Day 20: We awoke with cautious optimism as we finally glimpsed blue skies and the hopes of drying out after two days of wetness. Despite a few early morning clouds, the sky cleared and presented amazing views of the Cochetopa Creek basin, which originates at San Luis peak. (See picture below from the top of the basin.) The Cochetopa hills and mountain pass are integral geographic features in this region, with “Cochetopa” being a Ute Indian word for “pass of the buffalo”. We didn’t see any buffalo of course as we crested the saddle below San Luis peak, but we were greeted to amazing views at 12,600 ft as we made camp that afternoon. The trials and tribulations of the previous days undoubtedly made the superb hiking and beautiful vistas all that much sweeter.
Day 21: It was an early morning as we took a 3 mile detour from the Colorado Trail to hike up San Luis peak. 14ers are always a challenge, but being the only people on the mountain during sunrise was a special experience. Even though it was a shorter day for us in terms of mileage, staying above 11,000 ft while going up, down, up, down, up, and then down again over San Luis Pass was exhausting. Water sources were also troubling, until finally we met up with Middle Mineral Creek (see pic below). As we tasted our filtered water that night, we realized the creek was also correctly named—it was some of the hardest water yet.
Day 22: With the hopes of catching the shuttle to Lake City, we got up early again with only 10 miles separating us from real food and a comfy bed. We said goodbye to the La Garita Wilderness, and hello to several exposed miles along Snow Mesa. (See pic below.) The trail presented countless views of the aptly named “Continental Divide” and the many mountains ahead. On the west side, I could picture all the water running to the Gunnison River, then the Colorado River, then the Pacific Ocean. Then on the east side of the divide, I could envision everything streaming towards the Rio Grande, through the San Luis Valley, and to the Atlantic Ocean.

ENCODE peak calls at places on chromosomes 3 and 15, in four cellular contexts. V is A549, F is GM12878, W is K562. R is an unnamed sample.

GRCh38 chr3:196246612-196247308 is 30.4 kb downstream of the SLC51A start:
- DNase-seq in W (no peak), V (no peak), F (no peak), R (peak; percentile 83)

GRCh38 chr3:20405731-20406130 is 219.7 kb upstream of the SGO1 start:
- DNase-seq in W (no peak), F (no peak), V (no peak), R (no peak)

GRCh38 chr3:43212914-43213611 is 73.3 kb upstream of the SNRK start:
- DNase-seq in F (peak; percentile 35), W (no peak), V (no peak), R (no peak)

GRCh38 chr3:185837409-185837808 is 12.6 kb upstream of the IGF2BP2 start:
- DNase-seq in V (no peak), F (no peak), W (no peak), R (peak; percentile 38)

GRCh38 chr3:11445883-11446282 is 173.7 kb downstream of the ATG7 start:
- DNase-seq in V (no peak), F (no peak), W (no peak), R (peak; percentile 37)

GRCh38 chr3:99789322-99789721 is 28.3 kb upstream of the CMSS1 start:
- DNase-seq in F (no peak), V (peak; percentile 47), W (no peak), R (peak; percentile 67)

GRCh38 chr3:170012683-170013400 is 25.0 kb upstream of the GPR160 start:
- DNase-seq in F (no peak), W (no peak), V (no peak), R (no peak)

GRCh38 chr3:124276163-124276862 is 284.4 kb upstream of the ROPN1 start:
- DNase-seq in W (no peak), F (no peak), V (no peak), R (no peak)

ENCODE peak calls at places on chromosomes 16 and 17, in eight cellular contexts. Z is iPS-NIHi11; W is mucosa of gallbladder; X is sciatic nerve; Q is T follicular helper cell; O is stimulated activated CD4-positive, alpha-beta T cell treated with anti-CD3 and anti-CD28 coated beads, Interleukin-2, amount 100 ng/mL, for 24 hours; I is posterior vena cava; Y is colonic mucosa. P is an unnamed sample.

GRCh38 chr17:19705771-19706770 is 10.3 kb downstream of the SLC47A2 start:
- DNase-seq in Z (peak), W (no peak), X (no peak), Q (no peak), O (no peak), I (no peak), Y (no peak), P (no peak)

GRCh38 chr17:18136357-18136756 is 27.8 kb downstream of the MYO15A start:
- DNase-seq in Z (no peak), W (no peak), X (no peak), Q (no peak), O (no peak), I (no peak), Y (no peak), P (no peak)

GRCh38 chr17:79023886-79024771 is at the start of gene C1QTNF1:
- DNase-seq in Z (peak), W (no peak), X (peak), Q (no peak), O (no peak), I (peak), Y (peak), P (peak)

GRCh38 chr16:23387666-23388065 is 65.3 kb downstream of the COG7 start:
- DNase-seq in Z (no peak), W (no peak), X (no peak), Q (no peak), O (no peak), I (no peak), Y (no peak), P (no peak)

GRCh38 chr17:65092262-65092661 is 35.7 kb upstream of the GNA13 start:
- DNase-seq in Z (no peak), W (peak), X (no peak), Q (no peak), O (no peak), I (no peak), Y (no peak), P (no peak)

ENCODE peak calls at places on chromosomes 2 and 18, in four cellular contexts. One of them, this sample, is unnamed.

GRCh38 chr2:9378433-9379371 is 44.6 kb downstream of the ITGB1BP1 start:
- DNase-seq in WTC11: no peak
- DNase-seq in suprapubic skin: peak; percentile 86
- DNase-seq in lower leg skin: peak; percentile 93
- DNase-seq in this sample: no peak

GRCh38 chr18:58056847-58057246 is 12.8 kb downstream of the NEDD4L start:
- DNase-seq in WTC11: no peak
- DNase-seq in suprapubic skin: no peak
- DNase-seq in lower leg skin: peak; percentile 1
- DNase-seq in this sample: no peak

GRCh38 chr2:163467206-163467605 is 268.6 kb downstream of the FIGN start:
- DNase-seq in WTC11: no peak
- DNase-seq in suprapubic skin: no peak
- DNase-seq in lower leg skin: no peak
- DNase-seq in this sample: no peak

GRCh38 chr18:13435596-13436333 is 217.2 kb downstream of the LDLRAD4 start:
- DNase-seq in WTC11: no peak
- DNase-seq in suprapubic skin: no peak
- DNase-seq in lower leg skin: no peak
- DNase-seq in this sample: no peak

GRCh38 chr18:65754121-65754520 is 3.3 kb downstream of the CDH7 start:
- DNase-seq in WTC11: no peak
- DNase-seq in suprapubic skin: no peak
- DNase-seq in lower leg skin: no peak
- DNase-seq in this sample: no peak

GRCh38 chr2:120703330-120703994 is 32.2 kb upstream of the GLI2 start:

After a final sharp descent to the trailhead, we were reunited with several other hikers who we had met in passing along this section. We really felt the remoteness of the Colorado Trail through the La Garita Wilderness, but here we all were waiting for a 17 mile ride into town. Thankfully, as the rains rolled in at the trailhead, we were all able to get a hitch into town where we were greeted by a friend with amazing food and great lodging at the Matterhorn Motel.
As we head towards our last 125 miles of the trail, I will continue to look for those historical and cultural connections to the places and people highlighted on all my maps. Whether it’s Hispanic settlers and Ute Indians in the San Luis Valley, or French fur trappers and Northern Arapaho in the Poudre River Valley, Colorado’s National Heritage Areas will continue to tell the stories of the people and places that make up this state’s constantly evolving natural landscapes.
For more information on Ute Indian history, the book “Troubled Trails: The Meeker Affair and the Expulsion of the Utes from Colorado” by Jonas Grant and Robert Siblernagel was recommended to me. For a video series on the Northern Arapaho Tribe in the Poudre River Valley, check out poudreheritage.org/videos.
About the author: Jordan Williams is the Assistant Program Manager for the Poudre Heritage Alliance, and he will be hiking 400+ miles of the Colorado Trail from Denver to Durango from August to early September alongside his wife Kelsey and their dog, Aska. During their trip, the threesome will be making stops in South Park and Sangre de Cristo National Heritage Areas and blogging about their experiences. Additionally, they will be posting about their adventures on Instagram @thehikingheeler and @poudreheritage. Don’t miss your chance to learn more about Colorado’s Heritage Journey!